Tutbury Mill, Rocester
The village is about four miles north of Uttoxeter, and close to the county border with Derbyshire. According to the 2001 census the parish had a population of 1,431. The village lies on a triangle of land between the River Churnet and River Dove, which join to the south. The parish borders, from the south going clockwise, the Staffordshire parishes of Uttoxeter Rural, Croxden, Denstone, Ellastone; and then the Derbyshire parishes of Norbury and Roston, Marston Montgomery and Doveridge.
A Roman fort was founded on the site in about AD 69, as an intermediate point between Derby and Newcastle-under-Lyme. The remains of the earthworks can still be seen. After the Romans departed, in about AD 400, the village remained in use by the Anglo-Saxons throughout the Middle Ages.
In 1141 the St Mary's Augustinian Abbey was built on the site now known as Abbey Fields. The order was disbanded in 1538; the abbey and its chapel were demolished and a manor house was built on the site. The village church, St Michael's, was constructed in the 13th century. It was mostly rebuilt in 1873, although the tower is the original.
In 1781 Richard Arkwright bought an old corn mill on the River Dove and converted it to a water-powered cotton mill. This introduced industry to a predominantly agricultural community. With industry came the canal and railway networks, and Rocester became an important trading point. The mill was a great driving force in the expansion of the village; its owners were responsible for much building in the village. The mill has now been converted into the JCB Academy.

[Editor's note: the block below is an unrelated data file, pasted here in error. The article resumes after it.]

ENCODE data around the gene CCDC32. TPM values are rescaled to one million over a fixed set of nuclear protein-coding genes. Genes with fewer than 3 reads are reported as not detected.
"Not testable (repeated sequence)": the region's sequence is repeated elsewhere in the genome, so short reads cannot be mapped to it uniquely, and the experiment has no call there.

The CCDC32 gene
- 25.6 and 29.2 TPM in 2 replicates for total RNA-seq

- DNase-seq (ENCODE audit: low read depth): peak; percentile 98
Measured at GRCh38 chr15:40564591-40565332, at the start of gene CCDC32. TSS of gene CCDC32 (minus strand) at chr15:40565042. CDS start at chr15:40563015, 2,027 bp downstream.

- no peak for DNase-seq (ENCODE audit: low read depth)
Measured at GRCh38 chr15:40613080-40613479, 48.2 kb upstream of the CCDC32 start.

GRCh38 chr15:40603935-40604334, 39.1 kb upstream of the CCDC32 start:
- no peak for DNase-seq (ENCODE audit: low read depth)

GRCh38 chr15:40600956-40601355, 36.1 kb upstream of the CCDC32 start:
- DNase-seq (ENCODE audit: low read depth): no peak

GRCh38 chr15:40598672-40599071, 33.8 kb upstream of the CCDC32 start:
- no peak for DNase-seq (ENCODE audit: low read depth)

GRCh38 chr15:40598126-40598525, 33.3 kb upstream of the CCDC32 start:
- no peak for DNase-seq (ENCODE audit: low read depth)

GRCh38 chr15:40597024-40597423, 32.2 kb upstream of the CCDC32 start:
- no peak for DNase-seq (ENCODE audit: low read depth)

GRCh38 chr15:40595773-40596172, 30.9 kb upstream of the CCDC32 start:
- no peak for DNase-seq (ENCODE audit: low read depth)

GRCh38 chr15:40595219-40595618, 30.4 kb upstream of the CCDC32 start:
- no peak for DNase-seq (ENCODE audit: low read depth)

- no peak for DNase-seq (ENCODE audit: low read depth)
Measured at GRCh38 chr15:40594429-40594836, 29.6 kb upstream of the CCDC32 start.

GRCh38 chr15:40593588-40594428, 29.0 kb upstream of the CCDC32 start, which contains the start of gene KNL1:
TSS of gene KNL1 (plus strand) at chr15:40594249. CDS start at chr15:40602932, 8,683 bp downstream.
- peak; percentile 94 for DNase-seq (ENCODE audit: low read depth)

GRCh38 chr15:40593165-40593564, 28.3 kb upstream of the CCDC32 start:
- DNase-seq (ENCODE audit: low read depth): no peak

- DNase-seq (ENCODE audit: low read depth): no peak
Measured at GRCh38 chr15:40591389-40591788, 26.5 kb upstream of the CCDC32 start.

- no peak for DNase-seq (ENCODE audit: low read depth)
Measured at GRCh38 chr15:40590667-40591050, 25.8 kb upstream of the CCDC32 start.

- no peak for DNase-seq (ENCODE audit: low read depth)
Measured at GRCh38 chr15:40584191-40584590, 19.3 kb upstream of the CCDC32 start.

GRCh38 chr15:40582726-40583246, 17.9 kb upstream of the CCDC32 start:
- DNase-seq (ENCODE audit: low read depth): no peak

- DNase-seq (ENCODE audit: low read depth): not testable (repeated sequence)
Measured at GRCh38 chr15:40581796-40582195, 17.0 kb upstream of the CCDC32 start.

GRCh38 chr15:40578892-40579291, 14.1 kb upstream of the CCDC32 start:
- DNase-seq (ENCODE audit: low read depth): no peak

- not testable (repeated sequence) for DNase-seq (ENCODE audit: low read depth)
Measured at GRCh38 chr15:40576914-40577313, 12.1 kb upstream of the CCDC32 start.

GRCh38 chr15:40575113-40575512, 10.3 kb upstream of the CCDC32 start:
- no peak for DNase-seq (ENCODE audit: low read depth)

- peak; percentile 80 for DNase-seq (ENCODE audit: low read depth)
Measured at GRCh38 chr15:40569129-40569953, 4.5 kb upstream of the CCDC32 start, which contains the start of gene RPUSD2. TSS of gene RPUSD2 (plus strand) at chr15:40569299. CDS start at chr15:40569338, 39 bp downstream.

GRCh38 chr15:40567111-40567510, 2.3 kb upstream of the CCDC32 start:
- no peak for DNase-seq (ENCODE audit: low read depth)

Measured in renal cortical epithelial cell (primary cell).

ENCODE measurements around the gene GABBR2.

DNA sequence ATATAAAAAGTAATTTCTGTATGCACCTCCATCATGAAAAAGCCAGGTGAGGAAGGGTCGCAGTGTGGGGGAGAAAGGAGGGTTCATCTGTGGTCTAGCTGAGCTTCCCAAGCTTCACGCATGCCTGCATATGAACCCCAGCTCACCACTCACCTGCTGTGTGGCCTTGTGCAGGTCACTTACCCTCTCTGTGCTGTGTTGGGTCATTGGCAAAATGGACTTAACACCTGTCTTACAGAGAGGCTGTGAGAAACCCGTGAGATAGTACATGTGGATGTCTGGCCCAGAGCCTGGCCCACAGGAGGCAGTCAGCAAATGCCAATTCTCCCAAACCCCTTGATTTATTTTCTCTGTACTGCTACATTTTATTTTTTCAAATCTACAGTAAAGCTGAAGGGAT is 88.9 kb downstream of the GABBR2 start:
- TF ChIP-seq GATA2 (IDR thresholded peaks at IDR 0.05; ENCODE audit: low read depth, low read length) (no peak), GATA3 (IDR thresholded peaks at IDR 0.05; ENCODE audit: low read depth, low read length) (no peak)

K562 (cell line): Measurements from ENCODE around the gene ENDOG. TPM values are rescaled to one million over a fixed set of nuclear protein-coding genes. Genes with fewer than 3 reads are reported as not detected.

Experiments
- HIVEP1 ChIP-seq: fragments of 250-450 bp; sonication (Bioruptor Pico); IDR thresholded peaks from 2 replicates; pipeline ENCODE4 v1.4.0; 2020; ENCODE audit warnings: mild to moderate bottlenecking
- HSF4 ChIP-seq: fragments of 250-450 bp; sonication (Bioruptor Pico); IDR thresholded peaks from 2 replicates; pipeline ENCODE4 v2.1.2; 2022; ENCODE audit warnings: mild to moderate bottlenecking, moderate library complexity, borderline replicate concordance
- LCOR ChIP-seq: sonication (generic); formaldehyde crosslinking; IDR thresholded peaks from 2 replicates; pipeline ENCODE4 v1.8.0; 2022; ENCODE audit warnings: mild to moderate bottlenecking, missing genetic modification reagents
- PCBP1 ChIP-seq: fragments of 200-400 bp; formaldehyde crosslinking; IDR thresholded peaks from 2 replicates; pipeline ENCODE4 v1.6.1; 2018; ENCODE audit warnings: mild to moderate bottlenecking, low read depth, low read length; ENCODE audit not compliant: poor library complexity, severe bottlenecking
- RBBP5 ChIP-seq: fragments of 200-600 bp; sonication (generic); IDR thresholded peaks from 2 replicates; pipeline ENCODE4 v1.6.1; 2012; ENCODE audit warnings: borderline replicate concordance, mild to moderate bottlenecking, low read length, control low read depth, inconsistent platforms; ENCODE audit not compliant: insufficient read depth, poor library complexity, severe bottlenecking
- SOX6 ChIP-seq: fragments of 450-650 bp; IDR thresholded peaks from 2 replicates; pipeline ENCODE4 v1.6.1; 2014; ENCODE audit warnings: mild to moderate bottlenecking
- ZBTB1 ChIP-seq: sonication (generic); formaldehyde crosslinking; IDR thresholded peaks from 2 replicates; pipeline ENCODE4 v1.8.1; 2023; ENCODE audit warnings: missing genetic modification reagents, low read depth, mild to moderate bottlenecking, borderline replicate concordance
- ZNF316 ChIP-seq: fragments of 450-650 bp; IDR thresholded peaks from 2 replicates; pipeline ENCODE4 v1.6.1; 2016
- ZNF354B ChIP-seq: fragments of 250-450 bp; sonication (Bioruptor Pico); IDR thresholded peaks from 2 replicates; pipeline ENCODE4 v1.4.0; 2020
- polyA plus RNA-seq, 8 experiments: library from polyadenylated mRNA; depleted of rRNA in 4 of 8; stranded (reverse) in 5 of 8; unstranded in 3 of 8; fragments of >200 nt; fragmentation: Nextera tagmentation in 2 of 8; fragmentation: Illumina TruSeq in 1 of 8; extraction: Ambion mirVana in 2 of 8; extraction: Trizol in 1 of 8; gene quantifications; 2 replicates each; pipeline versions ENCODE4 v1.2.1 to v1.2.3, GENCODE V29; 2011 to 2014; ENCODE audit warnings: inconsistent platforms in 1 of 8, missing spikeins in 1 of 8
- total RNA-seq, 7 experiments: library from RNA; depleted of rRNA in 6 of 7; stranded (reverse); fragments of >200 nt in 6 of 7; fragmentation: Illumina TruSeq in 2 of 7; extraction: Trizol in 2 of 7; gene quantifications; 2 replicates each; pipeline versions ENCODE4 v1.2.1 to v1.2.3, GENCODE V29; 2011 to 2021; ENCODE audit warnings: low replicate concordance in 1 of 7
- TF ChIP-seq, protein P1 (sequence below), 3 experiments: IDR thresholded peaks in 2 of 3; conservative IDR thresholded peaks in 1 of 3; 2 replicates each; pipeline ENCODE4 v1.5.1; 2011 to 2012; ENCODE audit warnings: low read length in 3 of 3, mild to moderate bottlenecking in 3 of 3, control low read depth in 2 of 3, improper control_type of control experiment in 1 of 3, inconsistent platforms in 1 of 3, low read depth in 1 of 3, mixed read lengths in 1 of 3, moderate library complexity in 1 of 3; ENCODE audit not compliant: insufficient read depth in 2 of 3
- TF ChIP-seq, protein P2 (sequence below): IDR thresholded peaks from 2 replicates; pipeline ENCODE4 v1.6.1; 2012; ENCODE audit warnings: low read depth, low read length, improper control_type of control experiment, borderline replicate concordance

On 1 August 1849, Rocester railway station was opened by the North Staffordshire Railway.
The mill remained the primary employer until the 1950s, and finally closed in 1985. By this time another major employer had arrived in the village, J. C. Bamford. The present factory, on the site of the original 1950s factory, was opened in 1970 and is the world headquarters for the company.
There are a number of sculptures around the JCB site and landscaped parkland nearby. Most significant of these is The Fossor, which takes its name from the Latin for "the digger". The steel sculpture, created by Walenty Pytel, is made entirely of digger parts and is a powerful representation of JCB. It weighs 36 tonnes, stands 45 feet high and was the largest steel sculpture in Europe at the time of its creation in 1979. It can be seen from the B5030 road that passes it.
The village has several businesses, a school, a pre-school and a church.
- "Civil Parish population 2011". http://www.neighbourhood.statistics.gov.uk/dissemination/LeadKeyFigures.do?a=7&b=11127974&c=Rocester&d=16&e=62&g=6463216&i=1001x1003x1032x1004&m=0&r=1&s=1449412731351&enc=1. Retrieved 6 December 2015.
- Public Sculpture of Staffordshire and the Black Country, George T. Noszlopy and Fiona Waterhouse, 2005, ISBN 0-85323-989-4
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